In a previous Venture Upward post about plotting your next career move, I recommended proactively seeking out and fostering senior VC co-investor relationships at other firms as soon as you begin your first VC job. The primary tangible benefit of this activity is to lay the groundwork for finding your next role in the business. However, this endeavor is also beneficial for career advancement, as these relationships can yield valuable mentorship.
Early in my venture career, I was fortunate to have two direct bosses at two different firms. Both were exceptional investors, and each employed drastically different investing styles. I learned a tremendous amount from these leaders, which I incorporate into my daily practice today. And yes, I did establish relationships with partners at other firms who were much more senior. I believe I did it quite well, actually, likely better than many of my peers. As a result, some of those people have been incredibly helpful over the past 15+ years I’ve worked in venture, especially when my now partners and I were starting NextView. Most notably, a handful of them went absolutely out of their way to help us, including warmly introducing us to LPs and even investing their own money into our first fund. To those people, I am and will always be extremely grateful.
All of this being said, my career mistake was that I didn’t take the relationships with more senior VCs one step further. I found exceptional, wise teachers and unyielding supporters. However, it seems true mentorship goes beyond those roles. I suspect that I didn’t open up myself to becoming a real mentee as I didn’t show genuine vulnerability. I didn’t want to exhibit weakness. I didn’t ask for help when I didn’t know what to do, or when I was facing unexpected challenges.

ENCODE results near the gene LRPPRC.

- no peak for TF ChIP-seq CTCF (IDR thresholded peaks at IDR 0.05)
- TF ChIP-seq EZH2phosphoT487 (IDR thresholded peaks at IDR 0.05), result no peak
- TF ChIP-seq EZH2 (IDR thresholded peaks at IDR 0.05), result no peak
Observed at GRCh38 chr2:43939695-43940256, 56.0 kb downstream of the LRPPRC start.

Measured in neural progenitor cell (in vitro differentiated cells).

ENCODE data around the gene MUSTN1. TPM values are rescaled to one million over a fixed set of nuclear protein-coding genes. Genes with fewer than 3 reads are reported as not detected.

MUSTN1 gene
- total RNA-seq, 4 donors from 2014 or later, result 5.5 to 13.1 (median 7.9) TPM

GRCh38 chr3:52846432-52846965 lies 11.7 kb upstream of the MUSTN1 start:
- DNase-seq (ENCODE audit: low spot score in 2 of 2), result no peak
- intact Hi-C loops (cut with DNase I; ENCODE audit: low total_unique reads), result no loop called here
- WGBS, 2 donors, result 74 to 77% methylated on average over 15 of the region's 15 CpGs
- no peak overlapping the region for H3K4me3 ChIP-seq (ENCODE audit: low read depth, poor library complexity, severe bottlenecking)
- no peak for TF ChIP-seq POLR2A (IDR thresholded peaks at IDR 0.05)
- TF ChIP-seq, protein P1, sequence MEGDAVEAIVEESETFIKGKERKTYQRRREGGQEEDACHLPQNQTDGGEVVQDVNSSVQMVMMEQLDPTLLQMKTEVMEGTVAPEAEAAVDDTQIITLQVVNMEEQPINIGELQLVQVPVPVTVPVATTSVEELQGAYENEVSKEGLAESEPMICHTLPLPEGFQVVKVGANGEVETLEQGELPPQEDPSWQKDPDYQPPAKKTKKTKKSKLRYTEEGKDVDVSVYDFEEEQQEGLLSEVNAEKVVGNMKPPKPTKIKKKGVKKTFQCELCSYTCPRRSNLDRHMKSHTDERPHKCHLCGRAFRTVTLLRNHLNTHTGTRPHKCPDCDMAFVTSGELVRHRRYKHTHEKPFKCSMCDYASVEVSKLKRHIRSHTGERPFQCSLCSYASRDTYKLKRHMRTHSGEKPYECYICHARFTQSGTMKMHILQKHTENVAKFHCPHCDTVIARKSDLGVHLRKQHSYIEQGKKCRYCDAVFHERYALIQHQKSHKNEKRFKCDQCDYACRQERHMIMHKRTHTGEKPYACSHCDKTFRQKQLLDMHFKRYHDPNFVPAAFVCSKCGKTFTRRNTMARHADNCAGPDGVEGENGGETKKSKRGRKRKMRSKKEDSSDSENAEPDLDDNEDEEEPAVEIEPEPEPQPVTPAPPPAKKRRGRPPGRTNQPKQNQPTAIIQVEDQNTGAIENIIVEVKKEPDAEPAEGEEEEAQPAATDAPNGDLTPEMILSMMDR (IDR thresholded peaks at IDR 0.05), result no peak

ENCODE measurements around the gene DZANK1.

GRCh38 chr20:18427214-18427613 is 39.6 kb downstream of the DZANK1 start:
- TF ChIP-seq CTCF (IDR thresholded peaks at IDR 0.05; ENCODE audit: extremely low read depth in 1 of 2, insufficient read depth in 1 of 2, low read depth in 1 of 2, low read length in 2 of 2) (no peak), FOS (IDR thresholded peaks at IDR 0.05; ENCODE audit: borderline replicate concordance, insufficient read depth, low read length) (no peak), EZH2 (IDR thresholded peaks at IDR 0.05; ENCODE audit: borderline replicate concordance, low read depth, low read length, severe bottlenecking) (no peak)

Venture is a lonely game, and even though you’re constantly interacting with people, your ultimate success depends on a one-person track record. I didn’t want to share my concerns or my mistakes with anyone, out of fear of looking inept. Given the competitive nature of VC, it’s challenging to know who to trust, out of concern that potentially damaging information will leak or worse, result in losing your seat. Reflecting back, however, I could have benefited from counsel on navigating the political landscape of my (former) firms, encouragement earlier in my career to think about LP relationships, and critical feedback about which investments I should pursue. In retrospect, I was too naïve and idealistic about the path towards building a track record in this business, and would have benefited from guidance about approaching it.
The benefits of the first step — establishing authentic relationships with more senior folks including those outside your firm — are clear and with little downside. While these efforts establish a foundation for landing your next gig, I encourage you to not stop there. Identify relationships which may have the capacity to be uniquely special and risk some vulnerability. Sharing current challenges and struggles with a sincere ear for advice provides the opportunity for something even more valuable than your next job. Real mentorship can help positively shape your career as an investor, accelerating even faster.